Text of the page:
processes responsible for these errors. These methods are limited for that purpose for at least two reasons.

First, demographic analysis and dual-systems estimation measure net coverage error, which obscures many offsetting census omissions and erroneous enumerations. Second, these coverage measurement programs only disaggregate coverage error by a limited set of variables: demographics (age, sex, race, ethnicity), some modest geographic detail (census region), and other variables that measure urban/rural, mail return rate (high/low), and owner/nonowner status. This is true for demographic analysis since it is limited to the information in the record systems utilized. The level of detail in dual-systems estimation has been limited by the restricted number of poststrata used and therefore to variables included in the poststratification. While many of these variables are associated with reasons for census coverage errors, relatively modest differences in net undercoverage rates between many poststrata in 1990 and in 2000 suggest that many of these associations are themselves modest. Furthermore, none of these factors has been chosen on the basis of potential links to potentially deficient census component processes.

Since the past two censuses conducted coverage measurement primarily to support adjustment, it is commendable that the Census Bureau has also devoted substantial resources to the study of factors associated with census coverage error. Studies of reasons for census omissions include several participant observation studies, first in the 1970 census (Valentine and Valentine, 1971), then during the 1986 Test of Adjustment Related Operations (e.g., Garcia-Parra, 1987), the 1988 dress rehearsal (Martin, Brownrigg, and Fay, 1990), and the 1990 census (Ellis, 1995). In addition, the Census Bureau supported ethnographic studies during the 2000 census (de la Puenta, 2004), as well as the 1993 Living Situation Survey, which assessed response to a variety of residence and household composition cues (see, e.g., Martin, 1999). These studies identified person- and household-level characteristics associated with the misinterpretation of the census residence rules or with noncooperation with the census, which might be due to mistrust of government or fear of exposure of illegal behavior (e.g., Brownrigg and de la Puenta, 1993; Bates and Gerber, 1998; Martin, 1999).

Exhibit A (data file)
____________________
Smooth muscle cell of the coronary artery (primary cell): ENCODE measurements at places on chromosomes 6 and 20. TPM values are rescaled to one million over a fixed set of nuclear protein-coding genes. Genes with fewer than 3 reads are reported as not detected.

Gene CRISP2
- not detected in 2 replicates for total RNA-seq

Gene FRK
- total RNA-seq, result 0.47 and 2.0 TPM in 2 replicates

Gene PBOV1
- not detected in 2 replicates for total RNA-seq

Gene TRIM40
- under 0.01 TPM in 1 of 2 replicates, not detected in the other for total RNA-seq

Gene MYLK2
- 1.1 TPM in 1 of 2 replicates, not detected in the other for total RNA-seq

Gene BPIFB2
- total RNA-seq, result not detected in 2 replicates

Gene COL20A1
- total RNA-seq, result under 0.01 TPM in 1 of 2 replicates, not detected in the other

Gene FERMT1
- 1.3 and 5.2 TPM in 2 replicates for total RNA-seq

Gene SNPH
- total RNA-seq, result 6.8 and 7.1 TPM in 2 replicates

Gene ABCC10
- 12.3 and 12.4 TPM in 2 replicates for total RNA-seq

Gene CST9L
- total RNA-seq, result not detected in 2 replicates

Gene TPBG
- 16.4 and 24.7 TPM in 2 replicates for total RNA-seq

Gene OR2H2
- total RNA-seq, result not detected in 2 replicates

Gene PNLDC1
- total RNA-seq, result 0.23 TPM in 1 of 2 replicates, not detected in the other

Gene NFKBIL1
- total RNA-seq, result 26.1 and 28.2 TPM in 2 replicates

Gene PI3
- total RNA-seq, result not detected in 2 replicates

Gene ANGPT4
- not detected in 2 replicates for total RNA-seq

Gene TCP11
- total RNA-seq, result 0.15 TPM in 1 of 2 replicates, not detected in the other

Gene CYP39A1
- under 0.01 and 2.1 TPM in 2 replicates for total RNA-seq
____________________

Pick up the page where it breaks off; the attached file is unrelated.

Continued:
More quantitative studies include Fein (1990), who used logistic regression to identify factors associated with census undercoverage, and studies (e.g., Dillman, Treat, and Clark, 1994) of effects of mail presentation on census mail response (and hence potential undercoverage). Analyses by Ericksen et al. (1991) suggest that census undercoverage was greater in areas with low mail response rates, high crime rates and rampant drug use, or high rates of irregular housing, for individuals with low levels of English literacy or unfamiliarity with surveys (the poor and the less well educated), in housing units that share a common address or are likely to be omitted from the census Master Address File for other reasons, and households that include distant relatives and nonrelatives. Ericksen et al. (1991) also pointed out that coverage improvement programs, in particular those more distant from Census Day, were associated with a high rate of census coverage error, especially erroneous enumerations.

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